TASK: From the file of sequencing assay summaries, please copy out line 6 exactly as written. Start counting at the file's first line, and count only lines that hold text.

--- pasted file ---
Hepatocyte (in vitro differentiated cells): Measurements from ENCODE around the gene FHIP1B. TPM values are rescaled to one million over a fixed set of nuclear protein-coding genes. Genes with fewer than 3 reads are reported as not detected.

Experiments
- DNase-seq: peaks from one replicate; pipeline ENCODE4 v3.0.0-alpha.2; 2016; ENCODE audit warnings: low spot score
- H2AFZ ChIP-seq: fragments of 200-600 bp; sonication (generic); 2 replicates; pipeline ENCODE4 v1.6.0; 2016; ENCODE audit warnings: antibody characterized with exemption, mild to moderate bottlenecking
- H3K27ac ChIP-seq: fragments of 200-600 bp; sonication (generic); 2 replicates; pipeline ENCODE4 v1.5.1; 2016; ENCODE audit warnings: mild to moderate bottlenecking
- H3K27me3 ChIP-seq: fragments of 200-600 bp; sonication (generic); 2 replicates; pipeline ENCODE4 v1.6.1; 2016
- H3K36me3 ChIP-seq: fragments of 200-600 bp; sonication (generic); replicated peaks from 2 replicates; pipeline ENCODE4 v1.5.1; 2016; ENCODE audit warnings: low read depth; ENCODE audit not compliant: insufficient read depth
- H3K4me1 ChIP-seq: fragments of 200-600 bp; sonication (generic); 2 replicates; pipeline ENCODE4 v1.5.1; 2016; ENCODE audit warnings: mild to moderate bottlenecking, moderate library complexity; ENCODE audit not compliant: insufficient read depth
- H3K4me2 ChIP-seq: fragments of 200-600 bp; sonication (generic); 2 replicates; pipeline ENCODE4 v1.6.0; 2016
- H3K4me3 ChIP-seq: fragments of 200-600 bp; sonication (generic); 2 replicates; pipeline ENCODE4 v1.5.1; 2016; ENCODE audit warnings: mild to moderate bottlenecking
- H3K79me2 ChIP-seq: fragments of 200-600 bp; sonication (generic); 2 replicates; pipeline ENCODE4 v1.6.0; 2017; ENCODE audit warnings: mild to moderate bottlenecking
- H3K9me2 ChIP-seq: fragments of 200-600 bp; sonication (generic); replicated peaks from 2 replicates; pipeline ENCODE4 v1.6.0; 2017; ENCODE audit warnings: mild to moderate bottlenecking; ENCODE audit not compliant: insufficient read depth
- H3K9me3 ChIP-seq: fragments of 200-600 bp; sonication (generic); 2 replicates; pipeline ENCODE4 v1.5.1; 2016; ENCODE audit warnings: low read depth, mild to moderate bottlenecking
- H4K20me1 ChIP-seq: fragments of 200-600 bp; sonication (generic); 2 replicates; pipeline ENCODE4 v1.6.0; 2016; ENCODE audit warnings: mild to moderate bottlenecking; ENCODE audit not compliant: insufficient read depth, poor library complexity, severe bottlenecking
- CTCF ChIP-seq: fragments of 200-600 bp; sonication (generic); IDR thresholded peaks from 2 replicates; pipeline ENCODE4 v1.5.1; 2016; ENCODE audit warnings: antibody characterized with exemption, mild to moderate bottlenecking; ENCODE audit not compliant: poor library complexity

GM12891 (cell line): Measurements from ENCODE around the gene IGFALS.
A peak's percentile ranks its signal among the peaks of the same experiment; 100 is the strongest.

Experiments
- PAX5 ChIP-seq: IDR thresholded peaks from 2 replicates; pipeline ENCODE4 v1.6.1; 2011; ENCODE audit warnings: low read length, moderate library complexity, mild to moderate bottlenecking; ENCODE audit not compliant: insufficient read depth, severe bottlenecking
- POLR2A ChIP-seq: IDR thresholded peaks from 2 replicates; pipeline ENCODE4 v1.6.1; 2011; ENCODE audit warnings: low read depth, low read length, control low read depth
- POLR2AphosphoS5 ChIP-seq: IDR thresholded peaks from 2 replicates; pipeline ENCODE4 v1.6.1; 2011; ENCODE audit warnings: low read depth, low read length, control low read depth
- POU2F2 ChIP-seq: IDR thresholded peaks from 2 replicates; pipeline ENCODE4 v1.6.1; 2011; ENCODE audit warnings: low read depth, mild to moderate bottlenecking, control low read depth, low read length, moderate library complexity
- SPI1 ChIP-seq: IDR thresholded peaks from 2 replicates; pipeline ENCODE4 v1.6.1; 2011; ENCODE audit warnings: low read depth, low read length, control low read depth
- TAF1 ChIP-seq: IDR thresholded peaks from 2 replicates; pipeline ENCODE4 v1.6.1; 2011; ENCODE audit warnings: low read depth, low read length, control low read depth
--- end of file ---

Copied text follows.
- H3K27me3 ChIP-seq: fragments of 200-600 bp; sonication (generic); 2 replicates; pipeline ENCODE4 v1.6.1; 2016